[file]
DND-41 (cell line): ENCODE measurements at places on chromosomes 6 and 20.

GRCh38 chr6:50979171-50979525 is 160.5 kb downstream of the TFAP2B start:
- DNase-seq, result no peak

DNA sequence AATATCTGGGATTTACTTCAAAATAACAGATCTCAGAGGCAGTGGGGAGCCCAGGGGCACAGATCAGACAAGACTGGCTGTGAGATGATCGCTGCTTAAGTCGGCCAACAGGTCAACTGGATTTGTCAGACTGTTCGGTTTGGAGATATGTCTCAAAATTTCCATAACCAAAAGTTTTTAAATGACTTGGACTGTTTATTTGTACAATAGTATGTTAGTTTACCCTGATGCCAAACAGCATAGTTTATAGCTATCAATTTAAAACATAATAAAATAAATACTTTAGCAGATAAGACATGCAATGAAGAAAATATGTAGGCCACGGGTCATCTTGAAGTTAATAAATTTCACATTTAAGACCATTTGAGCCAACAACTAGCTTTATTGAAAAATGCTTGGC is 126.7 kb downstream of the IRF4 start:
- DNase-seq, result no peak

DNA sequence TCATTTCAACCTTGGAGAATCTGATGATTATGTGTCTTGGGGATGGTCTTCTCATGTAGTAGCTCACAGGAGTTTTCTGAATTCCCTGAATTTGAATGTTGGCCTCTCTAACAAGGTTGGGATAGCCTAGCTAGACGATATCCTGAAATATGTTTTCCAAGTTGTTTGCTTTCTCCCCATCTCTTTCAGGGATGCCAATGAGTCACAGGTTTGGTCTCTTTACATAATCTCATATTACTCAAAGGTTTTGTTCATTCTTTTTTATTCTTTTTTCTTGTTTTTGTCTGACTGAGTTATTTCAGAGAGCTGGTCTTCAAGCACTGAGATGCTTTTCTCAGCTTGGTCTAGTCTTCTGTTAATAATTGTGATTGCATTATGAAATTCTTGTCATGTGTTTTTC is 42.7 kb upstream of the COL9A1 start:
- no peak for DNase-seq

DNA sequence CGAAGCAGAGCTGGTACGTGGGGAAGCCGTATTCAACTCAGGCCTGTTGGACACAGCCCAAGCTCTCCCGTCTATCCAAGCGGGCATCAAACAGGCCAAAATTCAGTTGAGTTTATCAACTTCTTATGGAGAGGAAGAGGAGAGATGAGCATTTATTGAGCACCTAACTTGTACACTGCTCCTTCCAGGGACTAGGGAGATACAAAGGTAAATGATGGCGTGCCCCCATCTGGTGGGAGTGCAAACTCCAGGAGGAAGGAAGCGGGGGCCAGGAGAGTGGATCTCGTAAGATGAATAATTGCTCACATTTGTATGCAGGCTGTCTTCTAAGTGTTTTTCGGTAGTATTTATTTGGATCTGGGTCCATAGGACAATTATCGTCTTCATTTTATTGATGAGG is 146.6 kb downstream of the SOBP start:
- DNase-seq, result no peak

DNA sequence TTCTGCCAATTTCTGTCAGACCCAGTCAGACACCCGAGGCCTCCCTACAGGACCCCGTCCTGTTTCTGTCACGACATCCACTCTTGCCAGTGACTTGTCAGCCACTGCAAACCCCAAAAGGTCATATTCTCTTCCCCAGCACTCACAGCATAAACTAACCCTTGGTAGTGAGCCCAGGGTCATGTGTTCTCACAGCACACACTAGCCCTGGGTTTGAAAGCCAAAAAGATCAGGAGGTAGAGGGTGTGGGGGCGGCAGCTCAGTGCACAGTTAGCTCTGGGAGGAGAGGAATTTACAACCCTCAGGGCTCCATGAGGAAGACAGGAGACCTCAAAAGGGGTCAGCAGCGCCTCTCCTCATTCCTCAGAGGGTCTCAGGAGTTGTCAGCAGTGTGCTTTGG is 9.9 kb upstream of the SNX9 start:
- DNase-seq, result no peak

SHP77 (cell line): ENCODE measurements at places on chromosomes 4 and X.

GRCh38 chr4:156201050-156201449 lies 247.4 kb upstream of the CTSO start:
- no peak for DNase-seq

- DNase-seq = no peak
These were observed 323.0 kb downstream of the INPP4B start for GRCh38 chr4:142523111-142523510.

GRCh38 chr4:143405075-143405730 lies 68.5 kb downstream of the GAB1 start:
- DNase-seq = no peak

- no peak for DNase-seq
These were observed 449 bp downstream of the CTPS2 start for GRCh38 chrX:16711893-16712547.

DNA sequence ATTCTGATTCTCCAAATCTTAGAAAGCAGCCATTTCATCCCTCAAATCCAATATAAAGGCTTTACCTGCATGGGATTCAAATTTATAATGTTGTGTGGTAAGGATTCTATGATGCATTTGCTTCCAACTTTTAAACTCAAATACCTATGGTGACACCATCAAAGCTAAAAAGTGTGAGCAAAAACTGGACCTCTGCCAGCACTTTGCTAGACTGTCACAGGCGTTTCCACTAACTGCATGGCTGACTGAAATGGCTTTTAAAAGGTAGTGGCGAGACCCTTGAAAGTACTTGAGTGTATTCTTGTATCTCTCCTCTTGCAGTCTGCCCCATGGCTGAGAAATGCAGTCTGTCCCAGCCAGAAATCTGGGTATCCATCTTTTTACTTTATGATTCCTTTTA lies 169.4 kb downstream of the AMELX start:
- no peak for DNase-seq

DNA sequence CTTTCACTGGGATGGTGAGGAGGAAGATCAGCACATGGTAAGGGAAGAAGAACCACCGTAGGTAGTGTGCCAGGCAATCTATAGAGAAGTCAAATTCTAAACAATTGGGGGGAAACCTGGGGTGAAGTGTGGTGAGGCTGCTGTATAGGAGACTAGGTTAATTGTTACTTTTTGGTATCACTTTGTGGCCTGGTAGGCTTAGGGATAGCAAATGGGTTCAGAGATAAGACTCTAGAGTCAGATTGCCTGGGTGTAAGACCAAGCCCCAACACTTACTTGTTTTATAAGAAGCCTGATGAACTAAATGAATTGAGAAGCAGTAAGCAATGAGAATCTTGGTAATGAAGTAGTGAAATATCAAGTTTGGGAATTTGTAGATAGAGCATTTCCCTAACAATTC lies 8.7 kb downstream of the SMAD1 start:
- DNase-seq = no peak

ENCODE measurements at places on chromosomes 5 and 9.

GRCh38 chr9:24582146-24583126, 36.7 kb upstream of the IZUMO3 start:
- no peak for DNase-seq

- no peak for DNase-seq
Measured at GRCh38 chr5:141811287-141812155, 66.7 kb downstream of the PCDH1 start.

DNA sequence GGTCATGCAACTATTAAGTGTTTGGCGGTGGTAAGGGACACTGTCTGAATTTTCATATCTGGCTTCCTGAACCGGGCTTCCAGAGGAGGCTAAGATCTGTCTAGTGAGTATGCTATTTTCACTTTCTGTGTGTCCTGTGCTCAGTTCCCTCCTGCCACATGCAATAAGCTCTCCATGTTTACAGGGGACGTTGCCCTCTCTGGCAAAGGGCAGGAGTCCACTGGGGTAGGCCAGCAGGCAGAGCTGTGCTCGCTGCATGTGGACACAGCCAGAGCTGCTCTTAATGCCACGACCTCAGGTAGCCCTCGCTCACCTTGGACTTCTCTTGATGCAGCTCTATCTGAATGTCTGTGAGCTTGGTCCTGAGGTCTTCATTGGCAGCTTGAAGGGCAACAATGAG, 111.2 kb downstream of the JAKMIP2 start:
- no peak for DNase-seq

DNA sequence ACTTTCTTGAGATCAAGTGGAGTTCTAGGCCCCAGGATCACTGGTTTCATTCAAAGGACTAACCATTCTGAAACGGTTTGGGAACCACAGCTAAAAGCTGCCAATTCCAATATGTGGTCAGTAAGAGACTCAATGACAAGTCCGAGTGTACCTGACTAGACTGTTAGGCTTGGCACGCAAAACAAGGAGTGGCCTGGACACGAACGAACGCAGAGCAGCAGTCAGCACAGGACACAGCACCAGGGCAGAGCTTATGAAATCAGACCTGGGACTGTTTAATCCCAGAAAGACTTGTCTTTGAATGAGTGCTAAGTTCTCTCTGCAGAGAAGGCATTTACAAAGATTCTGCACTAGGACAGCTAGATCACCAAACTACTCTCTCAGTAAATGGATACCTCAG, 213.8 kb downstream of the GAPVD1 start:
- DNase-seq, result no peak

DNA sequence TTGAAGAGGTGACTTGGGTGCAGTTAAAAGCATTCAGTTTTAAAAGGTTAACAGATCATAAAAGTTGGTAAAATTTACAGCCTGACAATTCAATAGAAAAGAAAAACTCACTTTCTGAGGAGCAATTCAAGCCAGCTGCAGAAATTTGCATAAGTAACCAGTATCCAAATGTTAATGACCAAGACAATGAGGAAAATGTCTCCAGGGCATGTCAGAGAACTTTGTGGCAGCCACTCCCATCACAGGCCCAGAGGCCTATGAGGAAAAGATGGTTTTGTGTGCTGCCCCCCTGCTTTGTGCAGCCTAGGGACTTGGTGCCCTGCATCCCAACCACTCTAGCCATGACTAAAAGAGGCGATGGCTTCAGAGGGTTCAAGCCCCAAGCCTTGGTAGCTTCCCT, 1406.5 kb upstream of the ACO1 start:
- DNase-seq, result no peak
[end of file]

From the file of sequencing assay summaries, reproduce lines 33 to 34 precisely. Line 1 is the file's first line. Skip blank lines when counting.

- DNase-seq, result no peak

DNA sequence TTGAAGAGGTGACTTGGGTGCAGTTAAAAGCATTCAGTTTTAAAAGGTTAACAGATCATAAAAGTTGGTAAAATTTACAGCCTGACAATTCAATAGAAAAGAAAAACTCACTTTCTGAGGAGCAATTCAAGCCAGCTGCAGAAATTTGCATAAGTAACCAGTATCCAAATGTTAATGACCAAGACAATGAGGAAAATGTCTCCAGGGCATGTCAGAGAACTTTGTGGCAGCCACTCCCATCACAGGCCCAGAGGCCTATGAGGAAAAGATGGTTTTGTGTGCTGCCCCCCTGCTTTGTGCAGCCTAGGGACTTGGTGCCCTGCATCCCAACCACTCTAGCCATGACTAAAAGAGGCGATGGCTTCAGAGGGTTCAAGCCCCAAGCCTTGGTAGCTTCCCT, 1406.5 kb upstream of the ACO1 start: